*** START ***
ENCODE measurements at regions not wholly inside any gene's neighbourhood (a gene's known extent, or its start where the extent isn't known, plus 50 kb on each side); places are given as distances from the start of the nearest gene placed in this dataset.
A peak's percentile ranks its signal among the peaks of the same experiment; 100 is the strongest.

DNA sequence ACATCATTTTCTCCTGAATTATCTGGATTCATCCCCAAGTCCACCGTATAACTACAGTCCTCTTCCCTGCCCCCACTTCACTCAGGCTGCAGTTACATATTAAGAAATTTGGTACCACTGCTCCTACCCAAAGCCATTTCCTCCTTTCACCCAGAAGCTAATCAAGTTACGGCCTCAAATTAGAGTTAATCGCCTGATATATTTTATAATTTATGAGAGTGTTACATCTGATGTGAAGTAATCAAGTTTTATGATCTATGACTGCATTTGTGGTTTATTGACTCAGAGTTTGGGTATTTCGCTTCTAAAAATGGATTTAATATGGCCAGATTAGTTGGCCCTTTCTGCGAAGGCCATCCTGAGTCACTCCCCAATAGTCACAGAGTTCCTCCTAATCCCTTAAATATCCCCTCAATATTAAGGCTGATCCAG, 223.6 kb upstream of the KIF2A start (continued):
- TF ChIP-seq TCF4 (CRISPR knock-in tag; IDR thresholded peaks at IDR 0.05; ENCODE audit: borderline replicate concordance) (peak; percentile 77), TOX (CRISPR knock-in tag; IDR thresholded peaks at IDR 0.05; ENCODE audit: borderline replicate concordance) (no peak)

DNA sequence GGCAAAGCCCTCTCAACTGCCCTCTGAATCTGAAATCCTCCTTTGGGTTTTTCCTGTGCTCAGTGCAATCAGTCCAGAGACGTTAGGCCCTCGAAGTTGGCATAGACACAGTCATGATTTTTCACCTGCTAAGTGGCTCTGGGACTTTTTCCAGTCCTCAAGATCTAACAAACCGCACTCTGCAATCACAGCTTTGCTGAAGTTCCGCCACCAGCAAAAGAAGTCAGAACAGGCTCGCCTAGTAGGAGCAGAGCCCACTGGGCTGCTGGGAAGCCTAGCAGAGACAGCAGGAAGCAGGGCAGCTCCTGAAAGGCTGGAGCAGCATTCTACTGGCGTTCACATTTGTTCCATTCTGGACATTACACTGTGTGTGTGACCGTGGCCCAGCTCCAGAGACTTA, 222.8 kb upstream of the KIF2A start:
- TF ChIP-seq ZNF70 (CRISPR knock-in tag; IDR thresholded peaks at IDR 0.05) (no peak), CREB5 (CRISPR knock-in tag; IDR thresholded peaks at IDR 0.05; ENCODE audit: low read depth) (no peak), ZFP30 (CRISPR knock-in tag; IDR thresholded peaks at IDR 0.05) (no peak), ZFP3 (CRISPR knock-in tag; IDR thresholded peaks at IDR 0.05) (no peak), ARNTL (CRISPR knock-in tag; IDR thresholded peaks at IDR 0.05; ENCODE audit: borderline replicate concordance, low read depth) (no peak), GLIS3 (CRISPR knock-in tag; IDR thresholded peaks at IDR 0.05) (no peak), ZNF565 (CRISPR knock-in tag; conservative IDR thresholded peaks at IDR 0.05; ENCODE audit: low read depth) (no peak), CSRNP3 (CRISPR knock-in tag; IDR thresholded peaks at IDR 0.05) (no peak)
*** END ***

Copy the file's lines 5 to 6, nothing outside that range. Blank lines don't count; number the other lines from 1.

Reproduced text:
DNA sequence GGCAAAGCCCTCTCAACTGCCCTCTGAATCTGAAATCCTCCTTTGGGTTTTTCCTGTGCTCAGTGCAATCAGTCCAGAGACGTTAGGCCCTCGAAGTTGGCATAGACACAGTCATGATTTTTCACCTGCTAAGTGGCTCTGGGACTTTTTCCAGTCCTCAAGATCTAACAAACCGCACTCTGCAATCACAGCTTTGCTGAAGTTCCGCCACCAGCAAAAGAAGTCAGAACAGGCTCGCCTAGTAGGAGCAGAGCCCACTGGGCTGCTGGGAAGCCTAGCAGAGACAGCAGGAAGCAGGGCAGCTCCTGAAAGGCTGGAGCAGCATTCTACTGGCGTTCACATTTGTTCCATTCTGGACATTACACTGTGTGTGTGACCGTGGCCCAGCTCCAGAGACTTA, 222.8 kb upstream of the KIF2A start:
- TF ChIP-seq ZNF70 (CRISPR knock-in tag; IDR thresholded peaks at IDR 0.05) (no peak), CREB5 (CRISPR knock-in tag; IDR thresholded peaks at IDR 0.05; ENCODE audit: low read depth) (no peak), ZFP30 (CRISPR knock-in tag; IDR thresholded peaks at IDR 0.05) (no peak), ZFP3 (CRISPR knock-in tag; IDR thresholded peaks at IDR 0.05) (no peak), ARNTL (CRISPR knock-in tag; IDR thresholded peaks at IDR 0.05; ENCODE audit: borderline replicate concordance, low read depth) (no peak), GLIS3 (CRISPR knock-in tag; IDR thresholded peaks at IDR 0.05) (no peak), ZNF565 (CRISPR knock-in tag; conservative IDR thresholded peaks at IDR 0.05; ENCODE audit: low read depth) (no peak), CSRNP3 (CRISPR knock-in tag; IDR thresholded peaks at IDR 0.05) (no peak)